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Tuesday, 20 August 2019
enzh-CNfrderues

Commuting makes you Younger!

Commuting makes you Younger!

At last!  For those of you who have just spent an hour or more battling your way to work on the daily commute, there is some good news! In yet another survey (there are never enough of them I feel) it has been revealed that commuting is actually making you younger.

And slightly stupefied workers who feel that they age ten years for every day they commute will be interested to hear that travelling by train means that they are attracting every person on their carriage and even on the most uncomfortably crowded days, there is ‘virtually’ nobody there.

Dr Shane Bergin, of Trinity College, Dublin, the brains behind this study, insists that even the most monotonous rail or bus trip would seem like a fascinating adventure if passengers would only consider the physics of their journey, instead of merely trying to keep from being trodden on or trying to avoid  toxic fumes from an overhanging armpit.

In a move that must have delighted commuters on the DART in Dublin he has tried to take travellers minds off the sheer misery of their journey by considering to the wonders of the world around them and is now hoping to bring the scheme to London.  Good luck with that!!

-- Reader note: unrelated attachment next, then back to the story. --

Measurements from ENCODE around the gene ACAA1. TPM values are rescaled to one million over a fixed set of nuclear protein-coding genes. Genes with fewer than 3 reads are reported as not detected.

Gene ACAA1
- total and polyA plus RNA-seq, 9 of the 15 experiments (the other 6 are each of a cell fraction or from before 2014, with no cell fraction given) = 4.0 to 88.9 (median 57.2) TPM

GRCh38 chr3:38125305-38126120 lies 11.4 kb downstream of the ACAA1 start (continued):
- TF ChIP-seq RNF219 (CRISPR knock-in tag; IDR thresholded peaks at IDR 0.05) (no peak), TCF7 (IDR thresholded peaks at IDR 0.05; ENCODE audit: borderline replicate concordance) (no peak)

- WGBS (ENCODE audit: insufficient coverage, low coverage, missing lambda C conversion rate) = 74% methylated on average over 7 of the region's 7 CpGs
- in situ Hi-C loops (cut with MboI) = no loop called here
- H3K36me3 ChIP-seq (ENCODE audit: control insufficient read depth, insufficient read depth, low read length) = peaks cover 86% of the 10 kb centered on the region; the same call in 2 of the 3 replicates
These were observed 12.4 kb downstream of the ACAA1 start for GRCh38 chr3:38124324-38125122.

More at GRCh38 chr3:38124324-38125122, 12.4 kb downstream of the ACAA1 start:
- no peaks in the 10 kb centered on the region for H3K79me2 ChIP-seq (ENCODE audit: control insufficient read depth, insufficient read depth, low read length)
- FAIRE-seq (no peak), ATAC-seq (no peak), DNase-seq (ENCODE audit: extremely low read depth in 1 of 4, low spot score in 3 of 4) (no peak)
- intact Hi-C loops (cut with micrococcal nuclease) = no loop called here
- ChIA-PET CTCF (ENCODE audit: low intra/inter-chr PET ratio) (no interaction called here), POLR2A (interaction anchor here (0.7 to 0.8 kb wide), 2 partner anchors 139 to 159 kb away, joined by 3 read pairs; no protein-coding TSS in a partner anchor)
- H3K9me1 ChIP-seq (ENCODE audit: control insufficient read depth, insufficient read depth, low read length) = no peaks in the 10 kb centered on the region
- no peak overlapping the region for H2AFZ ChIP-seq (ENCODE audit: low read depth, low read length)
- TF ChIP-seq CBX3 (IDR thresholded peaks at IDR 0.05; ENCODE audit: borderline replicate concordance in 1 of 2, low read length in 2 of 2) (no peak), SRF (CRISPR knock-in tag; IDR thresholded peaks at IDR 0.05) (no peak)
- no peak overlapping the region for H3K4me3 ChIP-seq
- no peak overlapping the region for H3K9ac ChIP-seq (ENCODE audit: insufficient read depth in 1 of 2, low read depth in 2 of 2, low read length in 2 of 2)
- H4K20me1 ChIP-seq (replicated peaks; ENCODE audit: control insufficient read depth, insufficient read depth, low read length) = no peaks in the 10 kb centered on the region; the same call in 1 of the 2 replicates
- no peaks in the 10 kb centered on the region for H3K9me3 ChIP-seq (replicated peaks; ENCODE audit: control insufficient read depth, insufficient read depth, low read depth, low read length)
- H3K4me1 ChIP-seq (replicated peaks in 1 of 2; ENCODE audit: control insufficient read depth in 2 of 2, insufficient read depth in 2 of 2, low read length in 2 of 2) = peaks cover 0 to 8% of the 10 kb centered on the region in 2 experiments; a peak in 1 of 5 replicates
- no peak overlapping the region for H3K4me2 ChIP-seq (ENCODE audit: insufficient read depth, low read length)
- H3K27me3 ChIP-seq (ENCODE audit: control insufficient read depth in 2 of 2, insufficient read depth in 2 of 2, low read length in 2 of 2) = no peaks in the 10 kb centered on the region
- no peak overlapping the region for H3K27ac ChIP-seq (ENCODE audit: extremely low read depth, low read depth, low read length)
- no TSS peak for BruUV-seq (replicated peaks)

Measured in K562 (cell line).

Dr Bergin said: “I’d like to think people can talk about physics in the same way they talk about politics or sport. “I don’t think people really connect to the beauty of physics.”  Really?

Going on to explain his theory further Dr Bergin pointed out that everyone on the carriage is attracted to you albeit gravitationally. Eh?  Similarly everyone is hot, albeit thermodynamically.  Well I did see a really hot man on the way to London recently but that’s another story.

Although it is imperceptible, apparently each time a train sets off from the station the Earth rolls slightly backwards because of Newton’s third law which states for every action has an equal and opposite reaction.  Well I think the rail services have certainly got behind that concept!

 “Time slows down when you travel faster. It’s a really tiny number but it is a real number. As you travel faster time for you slows down than someone travelling slower. It might be a nice advertising point for Transport for London,” added Dr Bergin.  I don't know that any reference to time slowing down is a good idea for TFL, but I suppose it might be worth me sharing his thoughts with fellow commuters? Failing that I could just throw myself out of the carriage to save them the bother.

Catchup tomorrow!

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